Back in January, Mohamed El-Erian announced that he would soon be stepping down from his posts as CIO and co-CEO of Pimco. In the two months since, Bill Gross, his former boss, has promoted six employees to do his job as chief investment officer, and offered at least three reasons why El-Erian actually did the fund a favor by boxing up his things and leaving.
One thing that hasn't really been discussed all that much, besides in the purely speculative sense, is why El-Erian is leaving. Was it the pull of the academic world? Did he want to spend more time with his mustache? Were the early mornings becoming a grind? Journal reporters Greg Zuckerman and Kirsten Grind spent some time investigating the question and it seems the answer-- how to put this?-- is that as a boss, Bill Gross has a tendency to act like an insufferable prick.
For those wondering what exactly that entails, herewith, a day in the life of person toiling under BG.
3:45AM: Alarm goes off. Hit snooze just once, knowing that being late, or even on time but the last person in, will result in an earful about being a worthless contribution to the firm and society at large.
Most Pimco investment professionals arrive at the office around 4:30 a.m.—well before trading opens on Wall Street—and stay until 5 p.m. or later. The firm encourages internal competition, current and former employees say.
7:55AM: Stare at the ceiling while Gross berates you for whispering to a colleague about the performance of a pretty important investment; simply nod in the affirmative when he asks you if you understand what the words "shut the fuck up" mean, knowing that one spoken word could set him off all over again. Agonize over whether or not you accidentally looked him in the eye at any point during the tirade.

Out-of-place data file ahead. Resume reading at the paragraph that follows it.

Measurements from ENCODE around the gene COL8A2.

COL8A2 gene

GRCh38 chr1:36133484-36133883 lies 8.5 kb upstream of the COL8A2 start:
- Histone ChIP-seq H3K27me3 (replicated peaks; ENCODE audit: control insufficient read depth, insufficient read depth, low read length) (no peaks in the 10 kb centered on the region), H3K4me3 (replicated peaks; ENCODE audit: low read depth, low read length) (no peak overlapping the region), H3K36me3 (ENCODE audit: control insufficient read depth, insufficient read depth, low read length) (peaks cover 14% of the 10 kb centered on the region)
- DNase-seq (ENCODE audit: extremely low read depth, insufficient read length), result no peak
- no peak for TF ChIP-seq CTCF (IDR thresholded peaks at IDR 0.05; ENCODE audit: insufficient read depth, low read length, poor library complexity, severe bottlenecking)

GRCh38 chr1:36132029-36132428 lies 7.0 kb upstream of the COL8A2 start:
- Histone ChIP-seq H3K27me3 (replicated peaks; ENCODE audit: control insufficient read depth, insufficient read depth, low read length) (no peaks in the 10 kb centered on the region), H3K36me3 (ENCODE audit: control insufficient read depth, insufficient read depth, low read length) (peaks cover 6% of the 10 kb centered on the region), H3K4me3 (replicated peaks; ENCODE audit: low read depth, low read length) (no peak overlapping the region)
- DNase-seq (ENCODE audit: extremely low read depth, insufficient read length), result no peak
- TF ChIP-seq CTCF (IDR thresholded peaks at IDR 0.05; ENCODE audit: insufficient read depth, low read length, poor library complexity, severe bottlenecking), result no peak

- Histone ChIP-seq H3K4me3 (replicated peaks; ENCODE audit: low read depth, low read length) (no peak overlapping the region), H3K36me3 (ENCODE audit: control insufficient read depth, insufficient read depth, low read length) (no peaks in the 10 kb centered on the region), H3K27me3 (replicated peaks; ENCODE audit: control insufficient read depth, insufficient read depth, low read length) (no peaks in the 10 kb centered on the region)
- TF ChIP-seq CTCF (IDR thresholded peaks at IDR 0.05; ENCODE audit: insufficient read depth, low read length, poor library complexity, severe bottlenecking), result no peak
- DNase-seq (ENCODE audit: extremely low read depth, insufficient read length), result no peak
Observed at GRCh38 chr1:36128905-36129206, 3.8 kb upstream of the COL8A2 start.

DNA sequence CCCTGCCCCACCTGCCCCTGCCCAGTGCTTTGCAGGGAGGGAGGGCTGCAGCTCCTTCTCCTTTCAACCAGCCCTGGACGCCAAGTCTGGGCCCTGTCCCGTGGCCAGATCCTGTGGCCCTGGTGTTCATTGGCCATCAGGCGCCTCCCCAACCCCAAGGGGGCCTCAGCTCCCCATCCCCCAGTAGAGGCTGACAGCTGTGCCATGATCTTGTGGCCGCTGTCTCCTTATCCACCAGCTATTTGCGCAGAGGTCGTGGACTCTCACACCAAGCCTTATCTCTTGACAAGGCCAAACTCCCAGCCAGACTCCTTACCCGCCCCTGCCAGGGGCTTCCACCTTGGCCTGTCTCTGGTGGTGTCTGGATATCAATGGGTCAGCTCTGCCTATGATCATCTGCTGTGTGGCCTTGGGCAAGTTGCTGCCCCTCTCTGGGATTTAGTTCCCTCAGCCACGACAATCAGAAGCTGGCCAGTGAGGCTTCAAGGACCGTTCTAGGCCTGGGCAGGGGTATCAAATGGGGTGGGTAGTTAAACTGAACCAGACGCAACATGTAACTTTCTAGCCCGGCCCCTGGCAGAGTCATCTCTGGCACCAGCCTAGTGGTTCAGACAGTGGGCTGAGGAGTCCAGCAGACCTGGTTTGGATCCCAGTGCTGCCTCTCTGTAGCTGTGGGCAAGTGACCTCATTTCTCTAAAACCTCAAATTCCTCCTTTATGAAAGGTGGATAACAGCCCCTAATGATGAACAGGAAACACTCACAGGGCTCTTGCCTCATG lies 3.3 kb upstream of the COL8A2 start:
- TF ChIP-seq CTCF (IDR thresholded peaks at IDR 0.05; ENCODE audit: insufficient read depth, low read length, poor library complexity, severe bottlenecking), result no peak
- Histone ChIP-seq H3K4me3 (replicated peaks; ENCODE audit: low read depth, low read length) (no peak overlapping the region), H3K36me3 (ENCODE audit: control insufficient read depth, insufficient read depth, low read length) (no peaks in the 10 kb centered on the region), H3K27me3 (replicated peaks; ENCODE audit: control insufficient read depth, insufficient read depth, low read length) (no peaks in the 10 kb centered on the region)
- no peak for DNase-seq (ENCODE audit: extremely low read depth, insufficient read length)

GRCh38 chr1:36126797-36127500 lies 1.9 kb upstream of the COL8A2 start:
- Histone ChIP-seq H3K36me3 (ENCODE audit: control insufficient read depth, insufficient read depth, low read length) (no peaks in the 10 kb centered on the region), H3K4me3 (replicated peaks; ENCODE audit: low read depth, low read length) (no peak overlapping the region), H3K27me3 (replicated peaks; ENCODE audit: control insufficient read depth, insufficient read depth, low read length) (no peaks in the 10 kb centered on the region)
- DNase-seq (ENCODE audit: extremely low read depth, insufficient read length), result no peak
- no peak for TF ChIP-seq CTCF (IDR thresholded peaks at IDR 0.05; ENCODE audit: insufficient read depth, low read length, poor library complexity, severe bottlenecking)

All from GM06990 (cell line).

On the trading floor, Mr. Gross doesn't like employees speaking with him or making eye contact, especially in the morning, current and former employees say. He prefers silence and at times reprimands those who break it, even if they're discussing investments, these people say.
10:47AM: Feel your heart sink as you realize you're probably going to have your bonus slashed by 65% because there is no "p.33" on page 33 of your presentation. Debate whether to look at your nails or at the floor as Gross shoots daggers in your direction.
Mr. Gross, who served as a naval officer during the Vietnam War, has strict requirements for presentations to Pimco's investment committee. He has scolded employees for forgetting to number the pages in their presentations and has given them "communication demerits" that an assistant to Mr. Gross tracks to help determine year-end bonuses, according to people who have worked at Pimco.
1:28PM: Wonder if Gross was serious when he told you to write him a $20,000 check for wearing a single windsor instead of the approved double. Decide he was.
One day about 10 years ago, recalls John Brynjolfsson, at the time a Pimco portfolio manager, Mr. Gross criticized him for not standing when a visiting client toured the trading floor. He recalls Mr. Gross telling him there would be "consequences." Mr. Brynjolfsson says Mr. Gross suggested that he write a $10,000 check to Pimco's charitable foundation. Mr. Brynjolfsson, who says he considered the situation a misunderstanding, made the donation.
4:25PM: Kick yourself for forgetting your saddle again, knowing it might've been your turn in the rotation to hop on Gross's back as he galloped around the trading floor shouting out buy orders.
Late last year, in front of a number of traders, Mr. Gross said, "if only Mohamed would let me, I could run all the $2 trillion myself…I'm Secretariat," referring to the famed thoroughbred. "Why would you bet on anyone other than Secretariat?"
For his part, Secretariat says that he was much more of a nightmare to work for back in the day. ("It had nothing to do with friction," Gross told the Journal of El-Erian's departure. "Sometimes people will say 'Gross is too challenging,' and maybe so. I would say if you think I'm challenging now, you should have seen me 20 years ago.")